A scanning electron microscope (SEM) is a high-tech scientific piece of equipment that uses a beam of electrons in a vacuum (a space absent of air) in order to get high-quality images of a given sample. During our group’s analysis of the samples, we investigated various parts of 3 different specimens: a controlled fly, a mutated fly with Hippo 1, and a mutated fly with Hippo 2. Our primary focus when photographing the flies was the antenna, eyes, abdomen, upper body, legs and wings.

 

Personal experiences:

Meg: For me, I have found this experience to be an insightful one. I’ve learnt how to use new equipment and how to perform different experiments that I never would have done before. A highlight of experience here would have to be extracting the DNA from the specimen. Going on the tour through the Peter MacCallum Cancer Institute was a really insightful experience and I really enjoyed looking at the fruit flies through the microscopes and learning how to distinguish them from male and female. This GTAC experience for me has been a very rewarding one as I have made countless new friends and learnt a lot of new information.

Ash: My personal experience at GTAC has been very fascinating, educational and social, over these past 5 days I’ve been exposed to new equipment, people and information that has allowed me to develop my knowledge in fields that I had not yet been exposed to. My favourite part of the program was analysing the mutations both under the stereo and SEM microscopes and identifying the differences between them. Overall, I have thoroughly enjoyed my experience, I have made some new friends and it has helped me to get a clearer understanding of possible future career paths.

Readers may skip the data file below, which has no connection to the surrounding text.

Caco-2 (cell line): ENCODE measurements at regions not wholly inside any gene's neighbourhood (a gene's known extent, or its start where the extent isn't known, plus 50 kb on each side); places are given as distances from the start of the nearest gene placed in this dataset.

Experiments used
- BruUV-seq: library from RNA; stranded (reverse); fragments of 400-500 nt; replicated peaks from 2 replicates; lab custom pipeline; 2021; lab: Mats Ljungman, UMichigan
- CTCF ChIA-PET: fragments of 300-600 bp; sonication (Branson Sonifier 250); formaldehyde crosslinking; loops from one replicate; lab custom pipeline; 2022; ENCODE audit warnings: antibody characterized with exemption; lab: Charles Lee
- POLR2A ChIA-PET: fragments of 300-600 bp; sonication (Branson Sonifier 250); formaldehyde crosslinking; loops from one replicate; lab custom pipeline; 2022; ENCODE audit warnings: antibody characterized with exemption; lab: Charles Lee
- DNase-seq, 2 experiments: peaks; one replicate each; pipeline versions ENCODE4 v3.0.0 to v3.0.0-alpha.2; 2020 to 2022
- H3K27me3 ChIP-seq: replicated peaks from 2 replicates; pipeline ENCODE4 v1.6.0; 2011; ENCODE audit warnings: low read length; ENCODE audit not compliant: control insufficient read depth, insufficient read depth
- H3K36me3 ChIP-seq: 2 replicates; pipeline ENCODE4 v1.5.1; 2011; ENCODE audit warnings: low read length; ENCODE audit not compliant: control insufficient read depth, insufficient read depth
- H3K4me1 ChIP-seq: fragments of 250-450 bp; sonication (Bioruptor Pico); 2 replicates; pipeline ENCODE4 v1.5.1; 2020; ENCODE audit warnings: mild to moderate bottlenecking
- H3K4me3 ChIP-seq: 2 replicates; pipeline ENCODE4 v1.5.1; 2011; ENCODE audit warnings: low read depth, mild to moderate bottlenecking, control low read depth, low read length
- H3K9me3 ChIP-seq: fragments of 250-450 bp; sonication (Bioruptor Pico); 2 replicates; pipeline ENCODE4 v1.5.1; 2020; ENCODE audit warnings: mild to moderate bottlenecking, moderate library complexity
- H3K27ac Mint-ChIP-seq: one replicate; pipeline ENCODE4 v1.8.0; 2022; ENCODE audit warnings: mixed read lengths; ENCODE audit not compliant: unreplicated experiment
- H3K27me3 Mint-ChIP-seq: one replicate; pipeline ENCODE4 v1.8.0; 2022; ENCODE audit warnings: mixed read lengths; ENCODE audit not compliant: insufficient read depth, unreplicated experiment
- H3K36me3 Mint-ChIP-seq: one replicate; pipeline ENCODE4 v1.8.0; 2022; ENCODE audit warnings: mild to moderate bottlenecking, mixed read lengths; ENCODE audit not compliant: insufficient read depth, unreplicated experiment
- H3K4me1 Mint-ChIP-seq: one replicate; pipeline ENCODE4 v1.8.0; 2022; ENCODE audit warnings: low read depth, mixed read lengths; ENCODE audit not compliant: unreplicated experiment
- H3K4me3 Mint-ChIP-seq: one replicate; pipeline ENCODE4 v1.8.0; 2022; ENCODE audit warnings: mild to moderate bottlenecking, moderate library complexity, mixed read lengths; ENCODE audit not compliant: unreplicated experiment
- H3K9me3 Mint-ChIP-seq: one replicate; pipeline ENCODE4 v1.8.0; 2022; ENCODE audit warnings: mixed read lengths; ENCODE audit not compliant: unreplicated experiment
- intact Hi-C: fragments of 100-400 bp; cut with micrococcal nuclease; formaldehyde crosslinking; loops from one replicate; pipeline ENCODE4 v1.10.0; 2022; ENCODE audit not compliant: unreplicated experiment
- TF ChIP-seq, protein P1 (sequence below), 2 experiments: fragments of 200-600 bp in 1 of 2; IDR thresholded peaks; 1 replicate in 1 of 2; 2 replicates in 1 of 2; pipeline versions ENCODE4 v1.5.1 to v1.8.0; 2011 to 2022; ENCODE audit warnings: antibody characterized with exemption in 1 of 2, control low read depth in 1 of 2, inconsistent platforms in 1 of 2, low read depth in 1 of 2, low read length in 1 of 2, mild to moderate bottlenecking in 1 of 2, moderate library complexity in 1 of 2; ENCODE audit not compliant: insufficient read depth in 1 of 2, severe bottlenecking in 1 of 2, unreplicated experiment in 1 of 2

Darian: this whole experience has shown me a new side to being a scientist and I feel like being a scientist would be a good job to do.

Sam: Throughout this week, I’ve been able to experience things that I thought wouldn’t be possible for me to accomplish. I came to GTAC so I could learn more about science, as I find it to be a fun and fascinating subject. GTAC has been able to allow access to a more advanced range of equipment. I’m currently doing VCE biology, and throughout this week, I’ve learnt new things that have improved my understanding of biology as a whole. This experience has taught new skills and terms that will be beneficial for future use. Over the week I have learnt how to use a pipette and centrifuge at its fullest extent. Visiting the Peter MacCallum Cancer Institute was an outstanding experience, showing me what it’s like to work in the science industry, also showing what it takes to get into that position. Overall this experience has been one that I won’t forget.

Kiara: I view my experience at GTAC as a big privilege, being able to attend was amazing. The experience I liked the most doing was workshops in all different places as it helped me understand different aspects of science.

Ella: I really enjoyed my time at GTAC. I had fun learning about DNA and being exposed to something I wouldn’t otherwise know about, learning about mutations is pretty interesting!! The people I worked with are really nice and fun. Overall I had a great time.